Otto Van Hemert and
Stijn Van Nieuwerburgh
Journal of Financial Economics, 2009, vol. 93, issue 2, 292-324
We study how the term structure of interest rates relates to mortgage choice at both household and aggregate levels. A simple utility framework of mortgage choice points to the long-term bond risk premium as distinct from the yield spread and the long yield as a theoretical determinant of mortgage choice: when the bond risk premium is high, fixed-rate mortgage payments are high, making adjustable-rate mortgages more attractive. We confirm empirically that the bulk of the time variation in both aggregate and loan-level mortgage choice can be explained by time variation in the bond risk premium, whether bond risk premia are measured using forecasters' data, a vector autoregressive (VAR) term structure model, or a simple household decision rule based on adaptive expectations. The household decision rule moves in lock-step with mortgage choice, lending credibility to a theory of strategic mortgage timing by households.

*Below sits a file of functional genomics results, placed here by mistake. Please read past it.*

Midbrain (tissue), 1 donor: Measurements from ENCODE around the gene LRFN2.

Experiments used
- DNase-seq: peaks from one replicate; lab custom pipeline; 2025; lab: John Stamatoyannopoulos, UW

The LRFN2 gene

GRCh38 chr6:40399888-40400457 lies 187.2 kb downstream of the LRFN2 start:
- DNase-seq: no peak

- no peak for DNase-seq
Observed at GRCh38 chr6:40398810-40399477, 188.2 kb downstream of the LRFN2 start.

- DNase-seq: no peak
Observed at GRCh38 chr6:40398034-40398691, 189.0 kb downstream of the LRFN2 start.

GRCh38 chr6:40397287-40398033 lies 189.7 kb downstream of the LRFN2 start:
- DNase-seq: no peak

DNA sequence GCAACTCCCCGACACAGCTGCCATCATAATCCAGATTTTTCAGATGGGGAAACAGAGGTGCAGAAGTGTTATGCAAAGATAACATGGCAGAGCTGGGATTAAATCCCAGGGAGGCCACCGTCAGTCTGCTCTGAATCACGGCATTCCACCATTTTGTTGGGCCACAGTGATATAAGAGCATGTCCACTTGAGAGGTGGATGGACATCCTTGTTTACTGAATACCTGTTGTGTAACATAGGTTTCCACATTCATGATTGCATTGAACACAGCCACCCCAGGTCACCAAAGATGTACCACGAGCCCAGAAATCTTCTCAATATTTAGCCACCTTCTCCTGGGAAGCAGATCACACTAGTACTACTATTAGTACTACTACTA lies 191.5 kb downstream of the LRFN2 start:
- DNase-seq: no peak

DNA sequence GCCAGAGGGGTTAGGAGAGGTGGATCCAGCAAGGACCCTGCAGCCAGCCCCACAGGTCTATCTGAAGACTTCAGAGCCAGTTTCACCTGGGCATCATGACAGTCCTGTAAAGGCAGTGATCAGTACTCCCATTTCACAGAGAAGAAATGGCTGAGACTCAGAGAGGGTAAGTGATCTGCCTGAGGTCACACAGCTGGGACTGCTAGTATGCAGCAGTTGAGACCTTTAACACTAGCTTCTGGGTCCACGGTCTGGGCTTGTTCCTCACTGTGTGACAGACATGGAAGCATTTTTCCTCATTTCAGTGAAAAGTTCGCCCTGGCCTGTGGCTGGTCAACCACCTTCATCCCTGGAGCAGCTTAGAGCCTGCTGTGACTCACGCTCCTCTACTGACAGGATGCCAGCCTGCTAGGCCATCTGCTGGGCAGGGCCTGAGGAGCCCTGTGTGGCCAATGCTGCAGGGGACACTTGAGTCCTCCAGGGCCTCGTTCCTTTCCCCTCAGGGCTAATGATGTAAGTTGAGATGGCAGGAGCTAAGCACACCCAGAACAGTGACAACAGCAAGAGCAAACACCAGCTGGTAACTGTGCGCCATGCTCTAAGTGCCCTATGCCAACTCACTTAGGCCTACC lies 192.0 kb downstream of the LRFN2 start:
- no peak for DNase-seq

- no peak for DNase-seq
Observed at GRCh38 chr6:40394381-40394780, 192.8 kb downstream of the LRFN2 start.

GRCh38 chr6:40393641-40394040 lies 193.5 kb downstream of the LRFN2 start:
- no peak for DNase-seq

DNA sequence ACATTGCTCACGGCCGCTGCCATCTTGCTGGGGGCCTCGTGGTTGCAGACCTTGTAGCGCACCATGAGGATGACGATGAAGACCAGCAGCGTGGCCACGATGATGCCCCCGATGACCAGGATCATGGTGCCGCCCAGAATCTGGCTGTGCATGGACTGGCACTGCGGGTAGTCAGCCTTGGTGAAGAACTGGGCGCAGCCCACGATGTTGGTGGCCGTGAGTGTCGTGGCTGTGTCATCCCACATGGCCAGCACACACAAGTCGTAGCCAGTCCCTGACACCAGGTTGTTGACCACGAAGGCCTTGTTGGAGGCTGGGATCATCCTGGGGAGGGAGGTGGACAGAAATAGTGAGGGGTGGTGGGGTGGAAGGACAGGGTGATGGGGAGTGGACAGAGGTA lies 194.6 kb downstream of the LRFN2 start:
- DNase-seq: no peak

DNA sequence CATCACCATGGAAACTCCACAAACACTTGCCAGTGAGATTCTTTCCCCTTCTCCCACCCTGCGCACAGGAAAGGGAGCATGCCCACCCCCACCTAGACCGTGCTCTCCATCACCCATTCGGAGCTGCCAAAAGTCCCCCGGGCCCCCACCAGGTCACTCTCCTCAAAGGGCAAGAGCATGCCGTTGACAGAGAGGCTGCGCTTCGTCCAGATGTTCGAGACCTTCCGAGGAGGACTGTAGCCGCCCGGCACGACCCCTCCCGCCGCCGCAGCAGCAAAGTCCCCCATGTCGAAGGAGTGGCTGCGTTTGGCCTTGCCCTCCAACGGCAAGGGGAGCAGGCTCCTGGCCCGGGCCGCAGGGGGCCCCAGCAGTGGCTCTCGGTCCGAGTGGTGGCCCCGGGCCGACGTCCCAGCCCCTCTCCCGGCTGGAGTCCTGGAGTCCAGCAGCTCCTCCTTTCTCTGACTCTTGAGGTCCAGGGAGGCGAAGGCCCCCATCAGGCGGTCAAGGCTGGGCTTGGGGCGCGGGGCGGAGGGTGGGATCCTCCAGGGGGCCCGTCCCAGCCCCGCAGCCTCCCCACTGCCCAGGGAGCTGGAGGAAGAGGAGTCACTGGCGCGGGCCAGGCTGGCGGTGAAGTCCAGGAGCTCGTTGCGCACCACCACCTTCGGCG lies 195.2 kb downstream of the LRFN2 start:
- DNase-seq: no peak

Keywords: Mortgage; choice; Household; finance; Bond; risk; premia (search for similar items in EconPapers)
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Working Paper: Mortgage Timing (2007)
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Persistent link: https://EconPapers.repec.org/RePEc:eee:jfinec:v:93:y:2009:i:2:p:292-324
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